The Daiichi power station in Fukushima suffered major damage as a result of a tsunami in 2011.
Company officials in charge of managing the Daiichi power plant in Fukushima have said that in the next three years, there will be no space available to store radiation-contaminated water. This water leaked from the damaged reactors, subsequently mixing with rainwater and groundwater, notes Futurism.
To date, efforts to decontaminate water have led to the cleaning of at about one million tons of contaminated water that has been stored in 1,000 tanks. Due to the fact that these processes are not completely efficient and that some of the radiation was not eliminated, the option to store the water was used. Plans are underway to build more tanks to store up to 1.4 million tonnes, but they will be completed by mid-2022. This prospect is not too far away, and the need for a more permanent solution is at hand – the most convenient being wastewater discharge from the power station to the Pacific Ocean.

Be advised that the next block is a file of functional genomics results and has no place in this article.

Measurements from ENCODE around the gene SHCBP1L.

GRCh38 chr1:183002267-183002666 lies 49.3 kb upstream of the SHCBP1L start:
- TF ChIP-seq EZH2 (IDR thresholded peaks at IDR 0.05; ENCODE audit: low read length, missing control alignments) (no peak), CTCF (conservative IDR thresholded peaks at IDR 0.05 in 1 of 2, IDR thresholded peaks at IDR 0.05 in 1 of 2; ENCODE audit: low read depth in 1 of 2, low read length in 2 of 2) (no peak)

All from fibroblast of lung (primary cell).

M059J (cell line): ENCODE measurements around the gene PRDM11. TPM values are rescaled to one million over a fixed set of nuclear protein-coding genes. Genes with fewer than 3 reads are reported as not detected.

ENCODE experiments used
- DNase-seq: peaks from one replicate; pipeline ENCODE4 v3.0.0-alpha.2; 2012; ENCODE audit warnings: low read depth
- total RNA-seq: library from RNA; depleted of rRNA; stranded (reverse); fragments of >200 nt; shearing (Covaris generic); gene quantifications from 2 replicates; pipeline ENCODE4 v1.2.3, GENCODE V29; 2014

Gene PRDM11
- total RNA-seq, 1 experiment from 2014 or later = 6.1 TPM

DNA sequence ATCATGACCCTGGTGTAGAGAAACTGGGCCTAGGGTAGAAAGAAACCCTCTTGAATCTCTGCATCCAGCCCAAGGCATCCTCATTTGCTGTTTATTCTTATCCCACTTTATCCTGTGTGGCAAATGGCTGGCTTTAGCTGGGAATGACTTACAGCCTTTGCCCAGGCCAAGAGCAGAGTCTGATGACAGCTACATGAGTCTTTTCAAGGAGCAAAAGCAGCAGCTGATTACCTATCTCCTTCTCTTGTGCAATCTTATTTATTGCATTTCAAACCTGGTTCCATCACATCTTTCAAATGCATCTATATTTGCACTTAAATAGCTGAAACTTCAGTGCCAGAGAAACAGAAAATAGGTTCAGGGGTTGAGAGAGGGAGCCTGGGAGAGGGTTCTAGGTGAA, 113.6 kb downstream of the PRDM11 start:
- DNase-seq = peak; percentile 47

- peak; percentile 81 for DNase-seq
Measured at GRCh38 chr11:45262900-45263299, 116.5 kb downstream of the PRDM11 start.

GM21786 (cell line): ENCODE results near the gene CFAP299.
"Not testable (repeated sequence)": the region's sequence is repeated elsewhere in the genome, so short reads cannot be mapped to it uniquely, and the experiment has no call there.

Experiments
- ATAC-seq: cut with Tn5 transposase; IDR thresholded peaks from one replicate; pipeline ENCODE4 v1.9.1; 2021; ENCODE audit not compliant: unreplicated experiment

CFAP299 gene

The problems with such a “solution” are as obvious: the destruction and/or damage to the ecosystems around Fukushima and even others in the waters of the Pacific Ocean. The first to oppose this idea are the residents of Fukushima, who argue that the wastewater discharge will lead to the destruction of the local fishing industry.
At this moment, two other options are being discussed: injection of water at great depths or evaporation of it. But, as Naoya Sekiya, a professor at Tokyo University, explains, the issue of the Fukushima plant is one that transcends science, at stake being the welfare of the people, animals, and plants in the area. “When we talk about the Fukushima power station, the question is whether we are prioritizing reconstruction work over people,” he said.